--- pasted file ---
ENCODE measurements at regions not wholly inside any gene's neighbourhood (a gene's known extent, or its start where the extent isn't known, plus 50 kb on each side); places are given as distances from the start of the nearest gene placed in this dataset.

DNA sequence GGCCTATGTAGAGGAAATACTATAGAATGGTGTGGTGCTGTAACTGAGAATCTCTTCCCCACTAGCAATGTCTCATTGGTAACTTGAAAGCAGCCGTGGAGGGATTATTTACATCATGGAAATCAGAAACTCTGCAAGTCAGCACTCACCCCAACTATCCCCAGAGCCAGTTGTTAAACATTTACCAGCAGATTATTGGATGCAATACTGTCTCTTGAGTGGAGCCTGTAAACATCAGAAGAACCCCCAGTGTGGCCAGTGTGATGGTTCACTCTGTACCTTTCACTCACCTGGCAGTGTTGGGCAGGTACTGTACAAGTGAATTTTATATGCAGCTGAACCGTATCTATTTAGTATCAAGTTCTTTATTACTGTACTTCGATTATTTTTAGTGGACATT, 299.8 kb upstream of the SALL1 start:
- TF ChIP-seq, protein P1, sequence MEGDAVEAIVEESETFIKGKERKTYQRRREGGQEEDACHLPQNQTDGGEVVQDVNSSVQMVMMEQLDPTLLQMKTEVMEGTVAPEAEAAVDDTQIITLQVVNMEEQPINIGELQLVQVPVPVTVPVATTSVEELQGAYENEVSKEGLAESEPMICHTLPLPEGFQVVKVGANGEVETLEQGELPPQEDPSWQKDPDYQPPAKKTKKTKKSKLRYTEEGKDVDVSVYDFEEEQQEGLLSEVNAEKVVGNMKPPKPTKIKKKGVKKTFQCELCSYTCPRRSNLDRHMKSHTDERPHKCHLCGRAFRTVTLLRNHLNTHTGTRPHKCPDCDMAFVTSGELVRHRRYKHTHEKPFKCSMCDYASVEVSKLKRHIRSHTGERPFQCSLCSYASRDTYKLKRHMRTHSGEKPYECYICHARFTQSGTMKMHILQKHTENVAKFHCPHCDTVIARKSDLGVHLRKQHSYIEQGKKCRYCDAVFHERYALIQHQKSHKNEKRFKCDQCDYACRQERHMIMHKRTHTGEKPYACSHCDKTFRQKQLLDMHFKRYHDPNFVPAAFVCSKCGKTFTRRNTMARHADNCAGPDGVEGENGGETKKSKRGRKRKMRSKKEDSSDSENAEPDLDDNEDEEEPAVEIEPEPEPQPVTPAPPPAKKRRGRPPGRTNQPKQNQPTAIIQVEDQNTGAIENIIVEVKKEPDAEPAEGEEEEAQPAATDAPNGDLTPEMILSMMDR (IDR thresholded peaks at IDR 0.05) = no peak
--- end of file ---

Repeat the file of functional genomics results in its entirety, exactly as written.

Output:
ENCODE measurements at regions not wholly inside any gene's neighbourhood (a gene's known extent, or its start where the extent isn't known, plus 50 kb on each side); places are given as distances from the start of the nearest gene placed in this dataset.

DNA sequence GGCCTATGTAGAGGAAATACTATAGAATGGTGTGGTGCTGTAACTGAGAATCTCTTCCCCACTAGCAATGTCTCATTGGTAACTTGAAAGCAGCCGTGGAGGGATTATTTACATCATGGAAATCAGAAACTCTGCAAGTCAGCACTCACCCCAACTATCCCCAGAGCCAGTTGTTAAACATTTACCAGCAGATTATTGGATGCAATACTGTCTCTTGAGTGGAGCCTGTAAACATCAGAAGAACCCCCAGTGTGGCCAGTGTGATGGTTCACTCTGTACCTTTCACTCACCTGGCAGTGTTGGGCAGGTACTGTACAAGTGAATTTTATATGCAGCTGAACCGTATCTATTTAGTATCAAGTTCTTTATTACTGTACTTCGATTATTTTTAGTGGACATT, 299.8 kb upstream of the SALL1 start:
- TF ChIP-seq, protein P1, sequence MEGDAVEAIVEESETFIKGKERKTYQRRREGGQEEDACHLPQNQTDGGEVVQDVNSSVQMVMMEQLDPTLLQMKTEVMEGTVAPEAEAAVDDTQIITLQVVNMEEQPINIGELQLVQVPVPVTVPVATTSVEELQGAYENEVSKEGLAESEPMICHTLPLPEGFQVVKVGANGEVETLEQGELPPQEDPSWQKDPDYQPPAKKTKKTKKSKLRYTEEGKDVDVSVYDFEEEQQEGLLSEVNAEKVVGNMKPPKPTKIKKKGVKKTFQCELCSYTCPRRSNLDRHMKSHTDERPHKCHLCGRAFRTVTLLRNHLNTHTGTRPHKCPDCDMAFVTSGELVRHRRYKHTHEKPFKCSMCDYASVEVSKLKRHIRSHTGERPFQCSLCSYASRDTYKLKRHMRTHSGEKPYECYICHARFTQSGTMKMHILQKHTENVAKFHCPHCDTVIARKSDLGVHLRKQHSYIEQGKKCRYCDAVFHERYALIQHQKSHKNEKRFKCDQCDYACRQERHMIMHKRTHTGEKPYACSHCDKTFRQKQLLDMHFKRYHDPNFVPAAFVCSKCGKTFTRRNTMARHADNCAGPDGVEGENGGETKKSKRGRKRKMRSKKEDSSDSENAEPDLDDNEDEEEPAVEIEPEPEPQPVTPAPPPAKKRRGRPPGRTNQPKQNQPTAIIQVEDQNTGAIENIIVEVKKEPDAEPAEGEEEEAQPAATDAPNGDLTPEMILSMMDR (IDR thresholded peaks at IDR 0.05) = no peak